City reassures public over ‘sound’ budget

Jackson Lavell-LeeBusselton Dunsborough Times
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City of Busselton staff have moved to reassure residents of the City’s “financially sound” decision to apply for $15 million of loans after questions regarding its financial position arose during last week’s Bay to Bay Action Group electors-style meeting.

Several residents queried Mayor Grant Henley regarding the management of roads and the City’s choice to operate at a “break-even budget”, suggesting money could be better spent elsewhere than the proposed performing arts centre.

Busselton resident and former accountant Brian O’Connor said the City should run its books similarly to a public company and called for an independent audit report.

“Shareholders in public companies rely on the independent audit report,” he said.

“An audit opinion of this type would result in significant consequences for the board unless a clear plan to rectify matters was outlined.

“Hiding the audit report at the back of the annual financial statements, a 70-odd page document, gives the impression of a lack of transparency, whether intended or not.”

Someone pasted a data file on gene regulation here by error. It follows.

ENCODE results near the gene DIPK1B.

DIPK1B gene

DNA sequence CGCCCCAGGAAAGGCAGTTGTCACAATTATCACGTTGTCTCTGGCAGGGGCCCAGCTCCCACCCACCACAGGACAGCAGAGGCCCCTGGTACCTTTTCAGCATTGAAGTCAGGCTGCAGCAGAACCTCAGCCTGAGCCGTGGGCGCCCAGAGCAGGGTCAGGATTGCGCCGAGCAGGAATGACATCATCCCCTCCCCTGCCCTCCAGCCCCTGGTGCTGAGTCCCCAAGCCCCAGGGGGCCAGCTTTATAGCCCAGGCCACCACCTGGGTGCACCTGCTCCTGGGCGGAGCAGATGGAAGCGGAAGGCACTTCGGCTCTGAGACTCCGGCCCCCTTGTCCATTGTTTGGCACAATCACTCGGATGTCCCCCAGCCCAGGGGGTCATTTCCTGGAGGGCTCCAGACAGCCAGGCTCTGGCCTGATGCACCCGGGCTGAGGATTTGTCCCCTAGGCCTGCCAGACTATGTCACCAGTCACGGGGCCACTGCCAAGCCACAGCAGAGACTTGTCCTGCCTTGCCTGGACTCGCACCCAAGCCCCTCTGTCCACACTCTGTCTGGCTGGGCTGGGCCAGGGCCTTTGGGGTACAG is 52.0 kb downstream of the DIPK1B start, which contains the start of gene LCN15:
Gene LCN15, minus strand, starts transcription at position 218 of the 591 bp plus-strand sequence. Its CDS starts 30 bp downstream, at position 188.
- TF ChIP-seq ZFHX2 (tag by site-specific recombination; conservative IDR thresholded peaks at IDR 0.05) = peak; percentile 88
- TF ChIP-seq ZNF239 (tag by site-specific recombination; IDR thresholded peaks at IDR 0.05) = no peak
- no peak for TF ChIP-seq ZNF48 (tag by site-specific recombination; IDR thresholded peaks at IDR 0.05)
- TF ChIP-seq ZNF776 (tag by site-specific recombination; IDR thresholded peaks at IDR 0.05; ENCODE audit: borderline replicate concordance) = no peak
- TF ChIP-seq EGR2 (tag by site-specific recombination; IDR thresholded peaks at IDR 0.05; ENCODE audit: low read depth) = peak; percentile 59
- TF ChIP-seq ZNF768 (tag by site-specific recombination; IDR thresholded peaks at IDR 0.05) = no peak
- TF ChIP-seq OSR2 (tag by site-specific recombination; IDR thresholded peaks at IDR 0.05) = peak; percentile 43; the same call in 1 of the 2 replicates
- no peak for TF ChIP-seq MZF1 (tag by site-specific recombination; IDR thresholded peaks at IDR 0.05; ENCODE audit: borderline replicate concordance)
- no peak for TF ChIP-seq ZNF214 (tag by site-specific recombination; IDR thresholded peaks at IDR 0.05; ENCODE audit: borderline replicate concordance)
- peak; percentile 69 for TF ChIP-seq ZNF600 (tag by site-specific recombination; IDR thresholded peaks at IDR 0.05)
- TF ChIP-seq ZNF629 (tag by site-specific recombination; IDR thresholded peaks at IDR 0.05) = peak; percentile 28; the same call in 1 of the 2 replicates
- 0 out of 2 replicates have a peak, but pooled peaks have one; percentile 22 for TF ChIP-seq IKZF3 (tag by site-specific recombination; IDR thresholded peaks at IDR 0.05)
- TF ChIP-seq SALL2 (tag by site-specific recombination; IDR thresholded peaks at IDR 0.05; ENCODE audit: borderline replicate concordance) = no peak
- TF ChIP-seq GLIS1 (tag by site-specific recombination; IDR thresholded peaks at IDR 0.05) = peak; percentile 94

The City of Busselton earned $52.76m in rates last year and puts aside 7 per cent, about $3.5m, towards road management. Councillors voted unanimously on Wednesday night to bring forward works on nine roads, including Ludlow Hithergreen Road, Bussell Highway, the Peel and Queen Street roundabout, Gale Road, Yonngarillup Road, Wonnerup South Road, Georgette Street, Hakea Way, and Capel Tutunup Road.

The City’s 2020 budget shows an opening balance of $59.9m in cash reserve funds, with most of these funds allocated to specific projects or planned upgrades of existing infrastructure.

City of Busselton director of finance and corporate services Tony Nottle said the second motion at the Bay to Bay Action Group’s meeting to ban City borrowing was based on a false claim.

“There are no financial standards set out by the Local Government Audit Regulations 1996,” he said. “Indeed, there are no financial ratio standards in any current local government legislation.

“It is irresponsible to make such a false claim as it suggests that the City is not complying with the law. That is simply not the case.”

The City plans to borrow $15m to build the Busselton Performing Arts and Convention Centre which is estimated to cost $28.5m.

Its rates income is expected to grow over 10 years as its population grows.

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